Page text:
Some members of the Senate are appointed by the government to assist ministers in their work. They are now referred to as parliamentary secretaries. In the past, persons who performed similar functions have been known by a variety of designations, including parliamentary under-secretary and assistant minister.
Parliamentary secretaries are now appointed under an amendment made in 2000 to the Ministers of State Act 1952, which prescribes the number of ministers under section 65 of the Constitution. The statutory provision provides for them to be appointed as ministers, but without that title or status. The purpose of this paradoxical provision is to allow them to be paid salary for the office without incurring disqualification under section 44(iv.) of the Constitution, which prevents members of either House holding an office of profit under the Crown, excepting only ministers. (For comments on the constitutional propriety of this provision, see the remarks by Senator Harradine, SD, 16/2/2000, pp 11926-7. This arrangement, however, was, in effect, upheld by the High Court: In Re Patterson, ex parte Taylor 2001 182 ALR 657.)
Before the 2000 provision, parliamentary secretaries were appointed under the Parliamentary Secretaries Act 1980, and were not paid any remuneration of office but were reimbursed for expenses.
Since 1990, when the practice of appointing parliamentary secretaries was resumed, at least one senator has always been included in their number.
The first assistant minister to be appointed in the Senate was Senator E J Russell, who held that office during 1914-16. As assistant minister, Senator Russell answered questions (without notice and upon notice), laid papers on the table, initiated and controlled the passage through the Senate of legislation, moved other motions, and generally did all those things which a minister representing another minister in the other House does in the Senate. No special resolution or changes in the standing orders were made to enable Senator Russell to discharge the functions of a minister.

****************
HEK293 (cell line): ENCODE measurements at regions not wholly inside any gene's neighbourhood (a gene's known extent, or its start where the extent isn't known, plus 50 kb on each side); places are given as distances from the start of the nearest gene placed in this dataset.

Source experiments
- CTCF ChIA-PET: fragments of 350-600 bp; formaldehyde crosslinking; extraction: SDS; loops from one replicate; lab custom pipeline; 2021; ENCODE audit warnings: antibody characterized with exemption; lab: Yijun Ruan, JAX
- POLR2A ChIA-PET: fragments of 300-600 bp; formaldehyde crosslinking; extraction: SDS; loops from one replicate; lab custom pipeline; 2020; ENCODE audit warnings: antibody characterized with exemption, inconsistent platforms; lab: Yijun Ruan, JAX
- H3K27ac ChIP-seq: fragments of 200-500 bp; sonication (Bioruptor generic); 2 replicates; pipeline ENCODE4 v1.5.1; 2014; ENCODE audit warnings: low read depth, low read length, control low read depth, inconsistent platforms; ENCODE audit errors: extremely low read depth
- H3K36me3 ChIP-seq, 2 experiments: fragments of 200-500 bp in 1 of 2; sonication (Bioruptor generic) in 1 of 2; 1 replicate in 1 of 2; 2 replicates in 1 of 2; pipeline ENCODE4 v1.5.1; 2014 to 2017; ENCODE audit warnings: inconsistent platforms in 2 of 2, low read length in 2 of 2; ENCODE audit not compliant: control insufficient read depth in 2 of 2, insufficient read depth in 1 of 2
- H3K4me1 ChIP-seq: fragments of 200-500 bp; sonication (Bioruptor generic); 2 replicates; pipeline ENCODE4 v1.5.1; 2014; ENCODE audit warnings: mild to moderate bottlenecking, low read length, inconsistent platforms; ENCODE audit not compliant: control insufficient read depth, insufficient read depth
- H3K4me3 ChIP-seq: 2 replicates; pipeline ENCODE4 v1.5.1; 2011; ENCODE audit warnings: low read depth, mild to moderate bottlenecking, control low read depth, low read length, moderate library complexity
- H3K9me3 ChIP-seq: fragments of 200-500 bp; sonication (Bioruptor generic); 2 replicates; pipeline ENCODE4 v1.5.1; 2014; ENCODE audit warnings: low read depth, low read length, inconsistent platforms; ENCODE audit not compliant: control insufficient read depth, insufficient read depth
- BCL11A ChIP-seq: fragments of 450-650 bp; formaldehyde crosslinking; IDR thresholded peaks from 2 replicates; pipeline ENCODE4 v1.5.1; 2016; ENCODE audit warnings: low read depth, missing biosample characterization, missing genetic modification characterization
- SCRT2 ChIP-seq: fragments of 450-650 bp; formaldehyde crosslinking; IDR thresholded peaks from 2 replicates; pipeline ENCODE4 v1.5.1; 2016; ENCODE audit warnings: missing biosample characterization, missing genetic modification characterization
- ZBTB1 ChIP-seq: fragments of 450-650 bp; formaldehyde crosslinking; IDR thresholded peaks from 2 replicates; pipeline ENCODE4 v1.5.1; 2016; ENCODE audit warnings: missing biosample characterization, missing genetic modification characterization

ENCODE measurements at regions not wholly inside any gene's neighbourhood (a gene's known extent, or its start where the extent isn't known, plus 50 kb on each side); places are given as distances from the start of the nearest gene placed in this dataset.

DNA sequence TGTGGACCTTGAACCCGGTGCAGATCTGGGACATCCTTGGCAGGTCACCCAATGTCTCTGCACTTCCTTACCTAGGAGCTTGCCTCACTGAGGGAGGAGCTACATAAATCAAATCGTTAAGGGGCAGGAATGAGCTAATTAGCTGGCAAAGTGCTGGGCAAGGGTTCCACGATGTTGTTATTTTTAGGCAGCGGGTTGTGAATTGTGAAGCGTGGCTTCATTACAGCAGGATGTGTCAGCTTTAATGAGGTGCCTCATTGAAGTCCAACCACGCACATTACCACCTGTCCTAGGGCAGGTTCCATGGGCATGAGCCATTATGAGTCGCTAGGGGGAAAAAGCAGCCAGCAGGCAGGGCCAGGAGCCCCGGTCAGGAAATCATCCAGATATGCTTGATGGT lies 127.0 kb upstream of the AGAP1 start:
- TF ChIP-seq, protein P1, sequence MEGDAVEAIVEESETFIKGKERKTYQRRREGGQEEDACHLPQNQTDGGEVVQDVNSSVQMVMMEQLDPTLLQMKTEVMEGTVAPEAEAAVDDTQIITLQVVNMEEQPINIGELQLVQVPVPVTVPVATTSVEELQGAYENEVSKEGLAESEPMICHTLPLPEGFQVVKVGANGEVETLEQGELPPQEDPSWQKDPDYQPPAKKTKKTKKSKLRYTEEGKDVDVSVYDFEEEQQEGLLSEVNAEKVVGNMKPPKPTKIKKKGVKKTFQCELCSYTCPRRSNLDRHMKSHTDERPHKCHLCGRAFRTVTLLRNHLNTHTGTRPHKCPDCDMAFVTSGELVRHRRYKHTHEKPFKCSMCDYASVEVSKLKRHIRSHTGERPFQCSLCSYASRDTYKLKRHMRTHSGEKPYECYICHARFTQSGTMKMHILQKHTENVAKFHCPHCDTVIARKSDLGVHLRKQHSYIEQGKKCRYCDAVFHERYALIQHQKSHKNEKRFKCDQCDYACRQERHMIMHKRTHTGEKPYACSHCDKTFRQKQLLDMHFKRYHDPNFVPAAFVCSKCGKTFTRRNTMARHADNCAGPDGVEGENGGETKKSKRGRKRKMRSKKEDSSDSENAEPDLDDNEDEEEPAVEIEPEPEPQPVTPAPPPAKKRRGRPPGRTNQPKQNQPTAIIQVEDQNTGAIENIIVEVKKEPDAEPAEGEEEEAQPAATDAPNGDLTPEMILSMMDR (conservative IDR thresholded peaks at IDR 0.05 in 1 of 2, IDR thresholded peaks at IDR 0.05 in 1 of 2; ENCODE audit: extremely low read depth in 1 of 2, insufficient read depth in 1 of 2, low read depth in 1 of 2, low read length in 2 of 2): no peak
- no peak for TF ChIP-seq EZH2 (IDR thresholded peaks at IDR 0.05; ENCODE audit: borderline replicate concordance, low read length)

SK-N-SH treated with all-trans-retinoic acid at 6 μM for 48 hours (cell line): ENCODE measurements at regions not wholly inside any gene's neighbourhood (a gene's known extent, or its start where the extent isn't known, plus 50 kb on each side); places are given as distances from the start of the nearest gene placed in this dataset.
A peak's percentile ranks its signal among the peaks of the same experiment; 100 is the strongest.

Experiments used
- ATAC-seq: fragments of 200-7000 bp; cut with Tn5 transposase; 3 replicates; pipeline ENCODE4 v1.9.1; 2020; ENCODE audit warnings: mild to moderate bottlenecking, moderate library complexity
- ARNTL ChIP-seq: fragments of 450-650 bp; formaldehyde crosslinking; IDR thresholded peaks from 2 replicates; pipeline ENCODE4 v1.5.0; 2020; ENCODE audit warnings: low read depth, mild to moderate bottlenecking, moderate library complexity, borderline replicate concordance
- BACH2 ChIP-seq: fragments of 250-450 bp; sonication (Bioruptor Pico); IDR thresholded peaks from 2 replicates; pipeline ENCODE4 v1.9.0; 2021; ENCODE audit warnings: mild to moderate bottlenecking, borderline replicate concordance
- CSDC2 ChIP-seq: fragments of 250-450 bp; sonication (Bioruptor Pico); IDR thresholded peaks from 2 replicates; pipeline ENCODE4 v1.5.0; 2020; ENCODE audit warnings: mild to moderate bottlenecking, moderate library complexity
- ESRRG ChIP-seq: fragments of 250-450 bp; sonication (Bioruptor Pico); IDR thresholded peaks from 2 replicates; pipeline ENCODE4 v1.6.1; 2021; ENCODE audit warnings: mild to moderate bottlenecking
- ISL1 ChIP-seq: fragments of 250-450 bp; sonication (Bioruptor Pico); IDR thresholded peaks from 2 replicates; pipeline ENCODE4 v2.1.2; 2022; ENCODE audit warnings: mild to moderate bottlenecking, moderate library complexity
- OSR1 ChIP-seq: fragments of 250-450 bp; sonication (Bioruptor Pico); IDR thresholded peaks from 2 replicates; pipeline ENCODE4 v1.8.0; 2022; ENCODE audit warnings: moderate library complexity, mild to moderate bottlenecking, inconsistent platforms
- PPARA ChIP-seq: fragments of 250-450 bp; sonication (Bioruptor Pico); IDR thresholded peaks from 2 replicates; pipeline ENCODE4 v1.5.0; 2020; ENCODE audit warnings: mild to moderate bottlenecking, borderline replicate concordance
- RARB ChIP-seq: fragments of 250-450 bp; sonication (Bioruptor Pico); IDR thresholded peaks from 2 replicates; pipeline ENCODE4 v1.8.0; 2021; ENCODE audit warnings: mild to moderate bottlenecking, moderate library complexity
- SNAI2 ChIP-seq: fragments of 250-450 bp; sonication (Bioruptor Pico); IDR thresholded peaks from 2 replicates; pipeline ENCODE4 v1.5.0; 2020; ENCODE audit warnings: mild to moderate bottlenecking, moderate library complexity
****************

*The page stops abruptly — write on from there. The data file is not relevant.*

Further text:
The legal status of parliamentary secretaries and the extent of their powers was the subject of debate on a number of occasions in the past; for further details see the report of the Senate’s Standing Committee on Constitutional and Legal Affairs on The Constitutional Qualifications of Members of Parliament (PP 131/1981).
A continuing order of the Senate authorises parliamentary secretaries to exercise the powers and perform the functions conferred upon ministers by the procedures of the Senate, but they may not be asked or answer questions which may be put to ministers under standing order 72(1), or represent a Senate minister in respect of that minister’s responsibilities before a committee examining the estimates.
The history of this order is as follows. The Parliamentary Secretaries Act 1980 did not define the powers or duties of a parliamentary secretary and thus did not settle the question of the extent to which senators appointed to such offices could exercise the powers and functions conferred upon ministers by the procedures of the Senate. In a statement to the Senate on this matter in June 1991, President Sibraa gave consideration to the question of whether secretaries could answer questions without notice on behalf of ministers and whether they could represent ministers at estimates committees (SD, 18/6/1991, pp 4778-9). On 3 September 1991 (J.1455-6) the Senate adopted the following sessional order:
That any Senator appointed a parliamentary secretary under the Parliamentary Secretaries Act 1980 may exercise the powers and perform the functions conferred upon ministers by the procedures of the Senate, but may not be asked or answer questions which may be put to ministers under standing order 72(1).
During his term as Parliamentary Secretary to the Treasurer, 4 April 1990 to 24 March 1993, Senator McMullan appeared before estimates committees in place of the Treasurer and the Minister for Finance. On 6 May 1993 (J.100) the Senate adopted a sessional order which contained, in addition to the provisions included in the order quoted above, a prohibition on parliamentary secretaries representing ministers before committees considering estimates. The order was made permanent on 11 November 1998 (J.54). This prohibition was subsequently relaxed to allow parliamentary secretaries to represent ministers other than Senate ministers in relation to the latter’s own responsibilities (6/2/2001, J.3860).
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